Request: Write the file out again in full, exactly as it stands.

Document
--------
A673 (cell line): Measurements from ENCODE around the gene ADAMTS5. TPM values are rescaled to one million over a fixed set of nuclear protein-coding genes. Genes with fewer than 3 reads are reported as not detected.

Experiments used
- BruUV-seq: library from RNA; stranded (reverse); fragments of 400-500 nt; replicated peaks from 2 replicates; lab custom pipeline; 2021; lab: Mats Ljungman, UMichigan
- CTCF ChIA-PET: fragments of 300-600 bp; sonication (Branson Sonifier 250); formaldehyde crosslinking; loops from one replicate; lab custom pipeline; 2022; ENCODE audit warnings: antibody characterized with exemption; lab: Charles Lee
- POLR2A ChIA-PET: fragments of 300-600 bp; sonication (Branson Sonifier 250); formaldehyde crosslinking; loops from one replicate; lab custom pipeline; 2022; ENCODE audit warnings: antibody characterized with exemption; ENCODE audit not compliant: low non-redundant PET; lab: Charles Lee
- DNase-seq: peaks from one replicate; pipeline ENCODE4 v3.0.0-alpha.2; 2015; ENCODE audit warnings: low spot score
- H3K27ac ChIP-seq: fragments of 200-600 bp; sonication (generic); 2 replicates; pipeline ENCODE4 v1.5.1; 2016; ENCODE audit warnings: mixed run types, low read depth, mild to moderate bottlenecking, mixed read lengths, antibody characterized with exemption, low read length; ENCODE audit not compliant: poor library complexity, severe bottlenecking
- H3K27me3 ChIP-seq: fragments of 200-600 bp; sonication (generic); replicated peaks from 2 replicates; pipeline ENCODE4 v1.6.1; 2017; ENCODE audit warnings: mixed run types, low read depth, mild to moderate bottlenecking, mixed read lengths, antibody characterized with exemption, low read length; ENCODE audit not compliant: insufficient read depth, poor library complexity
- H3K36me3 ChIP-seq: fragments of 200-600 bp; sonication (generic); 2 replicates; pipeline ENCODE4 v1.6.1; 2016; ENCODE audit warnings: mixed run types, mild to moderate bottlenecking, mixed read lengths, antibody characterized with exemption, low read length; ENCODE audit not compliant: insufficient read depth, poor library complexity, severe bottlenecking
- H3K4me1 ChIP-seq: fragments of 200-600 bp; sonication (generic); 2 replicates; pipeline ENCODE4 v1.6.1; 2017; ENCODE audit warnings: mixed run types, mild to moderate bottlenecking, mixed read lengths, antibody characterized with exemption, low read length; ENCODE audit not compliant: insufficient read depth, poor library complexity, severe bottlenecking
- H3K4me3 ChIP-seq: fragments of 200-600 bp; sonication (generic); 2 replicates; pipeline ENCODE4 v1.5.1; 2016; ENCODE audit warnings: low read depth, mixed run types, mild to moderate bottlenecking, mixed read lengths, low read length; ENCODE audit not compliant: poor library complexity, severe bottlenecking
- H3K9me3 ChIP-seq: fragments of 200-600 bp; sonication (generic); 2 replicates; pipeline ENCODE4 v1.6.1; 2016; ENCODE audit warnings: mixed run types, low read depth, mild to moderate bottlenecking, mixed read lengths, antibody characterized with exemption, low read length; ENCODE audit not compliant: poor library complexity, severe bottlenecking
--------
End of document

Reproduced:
A673 (cell line): Measurements from ENCODE around the gene ADAMTS5. TPM values are rescaled to one million over a fixed set of nuclear protein-coding genes. Genes with fewer than 3 reads are reported as not detected.

Experiments used
- BruUV-seq: library from RNA; stranded (reverse); fragments of 400-500 nt; replicated peaks from 2 replicates; lab custom pipeline; 2021; lab: Mats Ljungman, UMichigan
- CTCF ChIA-PET: fragments of 300-600 bp; sonication (Branson Sonifier 250); formaldehyde crosslinking; loops from one replicate; lab custom pipeline; 2022; ENCODE audit warnings: antibody characterized with exemption; lab: Charles Lee
- POLR2A ChIA-PET: fragments of 300-600 bp; sonication (Branson Sonifier 250); formaldehyde crosslinking; loops from one replicate; lab custom pipeline; 2022; ENCODE audit warnings: antibody characterized with exemption; ENCODE audit not compliant: low non-redundant PET; lab: Charles Lee
- DNase-seq: peaks from one replicate; pipeline ENCODE4 v3.0.0-alpha.2; 2015; ENCODE audit warnings: low spot score
- H3K27ac ChIP-seq: fragments of 200-600 bp; sonication (generic); 2 replicates; pipeline ENCODE4 v1.5.1; 2016; ENCODE audit warnings: mixed run types, low read depth, mild to moderate bottlenecking, mixed read lengths, antibody characterized with exemption, low read length; ENCODE audit not compliant: poor library complexity, severe bottlenecking
- H3K27me3 ChIP-seq: fragments of 200-600 bp; sonication (generic); replicated peaks from 2 replicates; pipeline ENCODE4 v1.6.1; 2017; ENCODE audit warnings: mixed run types, low read depth, mild to moderate bottlenecking, mixed read lengths, antibody characterized with exemption, low read length; ENCODE audit not compliant: insufficient read depth, poor library complexity
- H3K36me3 ChIP-seq: fragments of 200-600 bp; sonication (generic); 2 replicates; pipeline ENCODE4 v1.6.1; 2016; ENCODE audit warnings: mixed run types, mild to moderate bottlenecking, mixed read lengths, antibody characterized with exemption, low read length; ENCODE audit not compliant: insufficient read depth, poor library complexity, severe bottlenecking
- H3K4me1 ChIP-seq: fragments of 200-600 bp; sonication (generic); 2 replicates; pipeline ENCODE4 v1.6.1; 2017; ENCODE audit warnings: mixed run types, mild to moderate bottlenecking, mixed read lengths, antibody characterized with exemption, low read length; ENCODE audit not compliant: insufficient read depth, poor library complexity, severe bottlenecking
- H3K4me3 ChIP-seq: fragments of 200-600 bp; sonication (generic); 2 replicates; pipeline ENCODE4 v1.5.1; 2016; ENCODE audit warnings: low read depth, mixed run types, mild to moderate bottlenecking, mixed read lengths, low read length; ENCODE audit not compliant: poor library complexity, severe bottlenecking
- H3K9me3 ChIP-seq: fragments of 200-600 bp; sonication (generic); 2 replicates; pipeline ENCODE4 v1.6.1; 2016; ENCODE audit warnings: mixed run types, low read depth, mild to moderate bottlenecking, mixed read lengths, antibody characterized with exemption, low read length; ENCODE audit not compliant: poor library complexity, severe bottlenecking